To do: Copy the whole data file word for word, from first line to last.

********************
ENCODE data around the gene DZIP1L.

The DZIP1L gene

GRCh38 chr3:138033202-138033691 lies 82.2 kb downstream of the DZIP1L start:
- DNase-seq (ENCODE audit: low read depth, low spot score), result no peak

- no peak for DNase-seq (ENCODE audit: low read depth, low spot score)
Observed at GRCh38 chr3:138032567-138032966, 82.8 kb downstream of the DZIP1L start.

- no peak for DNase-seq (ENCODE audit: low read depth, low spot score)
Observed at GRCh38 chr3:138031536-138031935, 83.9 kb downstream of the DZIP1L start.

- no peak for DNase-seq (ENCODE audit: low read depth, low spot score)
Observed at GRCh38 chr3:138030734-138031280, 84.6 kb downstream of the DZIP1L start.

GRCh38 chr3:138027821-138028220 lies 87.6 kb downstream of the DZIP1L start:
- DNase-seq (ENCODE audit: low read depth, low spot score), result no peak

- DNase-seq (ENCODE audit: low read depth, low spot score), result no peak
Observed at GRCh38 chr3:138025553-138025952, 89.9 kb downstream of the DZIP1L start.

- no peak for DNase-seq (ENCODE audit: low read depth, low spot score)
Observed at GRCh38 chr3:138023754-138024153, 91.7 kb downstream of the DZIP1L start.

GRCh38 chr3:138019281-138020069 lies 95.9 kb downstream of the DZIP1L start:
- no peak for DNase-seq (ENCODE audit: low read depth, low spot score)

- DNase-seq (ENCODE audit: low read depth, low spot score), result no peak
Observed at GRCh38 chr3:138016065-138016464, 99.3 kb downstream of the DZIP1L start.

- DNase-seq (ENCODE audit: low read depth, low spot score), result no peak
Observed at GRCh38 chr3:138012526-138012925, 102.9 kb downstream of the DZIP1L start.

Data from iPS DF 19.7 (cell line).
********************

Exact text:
ENCODE data around the gene DZIP1L.

The DZIP1L gene

GRCh38 chr3:138033202-138033691 lies 82.2 kb downstream of the DZIP1L start:
- DNase-seq (ENCODE audit: low read depth, low spot score), result no peak

- no peak for DNase-seq (ENCODE audit: low read depth, low spot score)
Observed at GRCh38 chr3:138032567-138032966, 82.8 kb downstream of the DZIP1L start.

- no peak for DNase-seq (ENCODE audit: low read depth, low spot score)
Observed at GRCh38 chr3:138031536-138031935, 83.9 kb downstream of the DZIP1L start.

- no peak for DNase-seq (ENCODE audit: low read depth, low spot score)
Observed at GRCh38 chr3:138030734-138031280, 84.6 kb downstream of the DZIP1L start.

GRCh38 chr3:138027821-138028220 lies 87.6 kb downstream of the DZIP1L start:
- DNase-seq (ENCODE audit: low read depth, low spot score), result no peak

- DNase-seq (ENCODE audit: low read depth, low spot score), result no peak
Observed at GRCh38 chr3:138025553-138025952, 89.9 kb downstream of the DZIP1L start.

- no peak for DNase-seq (ENCODE audit: low read depth, low spot score)
Observed at GRCh38 chr3:138023754-138024153, 91.7 kb downstream of the DZIP1L start.

GRCh38 chr3:138019281-138020069 lies 95.9 kb downstream of the DZIP1L start:
- no peak for DNase-seq (ENCODE audit: low read depth, low spot score)

- DNase-seq (ENCODE audit: low read depth, low spot score), result no peak
Observed at GRCh38 chr3:138016065-138016464, 99.3 kb downstream of the DZIP1L start.

- DNase-seq (ENCODE audit: low read depth, low spot score), result no peak
Observed at GRCh38 chr3:138012526-138012925, 102.9 kb downstream of the DZIP1L start.

Data from iPS DF 19.7 (cell line).